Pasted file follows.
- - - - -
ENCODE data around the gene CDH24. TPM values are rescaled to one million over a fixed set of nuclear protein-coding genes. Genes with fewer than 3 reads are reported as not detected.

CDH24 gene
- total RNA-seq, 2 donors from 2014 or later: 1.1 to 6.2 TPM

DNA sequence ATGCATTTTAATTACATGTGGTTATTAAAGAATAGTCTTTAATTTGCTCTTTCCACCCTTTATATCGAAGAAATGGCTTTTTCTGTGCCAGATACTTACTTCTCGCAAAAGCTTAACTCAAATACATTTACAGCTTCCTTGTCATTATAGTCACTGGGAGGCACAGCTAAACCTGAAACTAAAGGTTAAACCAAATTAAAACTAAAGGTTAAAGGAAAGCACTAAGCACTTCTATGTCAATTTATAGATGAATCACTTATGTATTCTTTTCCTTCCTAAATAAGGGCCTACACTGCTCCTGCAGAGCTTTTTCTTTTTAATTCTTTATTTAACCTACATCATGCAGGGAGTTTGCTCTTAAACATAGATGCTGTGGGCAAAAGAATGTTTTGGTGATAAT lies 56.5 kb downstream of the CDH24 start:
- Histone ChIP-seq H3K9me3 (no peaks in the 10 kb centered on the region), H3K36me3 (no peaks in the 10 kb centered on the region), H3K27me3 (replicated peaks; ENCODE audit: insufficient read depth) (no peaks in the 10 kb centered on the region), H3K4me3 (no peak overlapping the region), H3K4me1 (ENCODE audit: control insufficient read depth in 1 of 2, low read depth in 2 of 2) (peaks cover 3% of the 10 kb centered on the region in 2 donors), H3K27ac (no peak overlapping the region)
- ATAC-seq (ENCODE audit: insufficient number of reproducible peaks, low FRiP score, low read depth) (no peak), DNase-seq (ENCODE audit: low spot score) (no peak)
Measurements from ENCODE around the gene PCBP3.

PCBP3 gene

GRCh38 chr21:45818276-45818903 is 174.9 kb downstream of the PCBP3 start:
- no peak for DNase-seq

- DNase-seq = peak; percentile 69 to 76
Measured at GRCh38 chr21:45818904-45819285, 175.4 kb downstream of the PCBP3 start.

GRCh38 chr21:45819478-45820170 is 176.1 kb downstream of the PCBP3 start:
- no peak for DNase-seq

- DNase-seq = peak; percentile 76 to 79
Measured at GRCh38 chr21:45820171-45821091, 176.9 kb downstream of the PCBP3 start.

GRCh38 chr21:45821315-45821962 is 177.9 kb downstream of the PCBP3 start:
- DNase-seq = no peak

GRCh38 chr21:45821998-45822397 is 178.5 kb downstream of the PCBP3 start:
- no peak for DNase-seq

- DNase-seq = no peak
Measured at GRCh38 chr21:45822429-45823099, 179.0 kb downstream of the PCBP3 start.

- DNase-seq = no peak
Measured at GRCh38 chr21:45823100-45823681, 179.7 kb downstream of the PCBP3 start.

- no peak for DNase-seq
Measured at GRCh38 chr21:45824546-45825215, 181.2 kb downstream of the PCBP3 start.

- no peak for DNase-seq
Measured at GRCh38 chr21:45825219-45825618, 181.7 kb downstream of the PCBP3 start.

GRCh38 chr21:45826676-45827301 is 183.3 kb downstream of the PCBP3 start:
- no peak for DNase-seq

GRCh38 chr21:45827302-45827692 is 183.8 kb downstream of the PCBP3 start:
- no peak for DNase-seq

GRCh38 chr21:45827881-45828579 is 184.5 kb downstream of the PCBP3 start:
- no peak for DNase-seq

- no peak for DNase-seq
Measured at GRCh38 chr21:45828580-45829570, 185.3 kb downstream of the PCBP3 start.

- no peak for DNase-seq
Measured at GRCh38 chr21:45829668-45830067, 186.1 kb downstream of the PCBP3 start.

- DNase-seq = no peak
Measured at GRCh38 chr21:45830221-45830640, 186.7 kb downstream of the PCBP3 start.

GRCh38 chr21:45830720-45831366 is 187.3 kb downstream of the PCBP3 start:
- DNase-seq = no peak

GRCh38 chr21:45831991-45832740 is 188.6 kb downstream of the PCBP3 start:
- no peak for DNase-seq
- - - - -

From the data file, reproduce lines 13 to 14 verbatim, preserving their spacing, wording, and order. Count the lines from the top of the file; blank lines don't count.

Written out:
GRCh38 chr21:45819478-45820170 is 176.1 kb downstream of the PCBP3 start:
- no peak for DNase-seq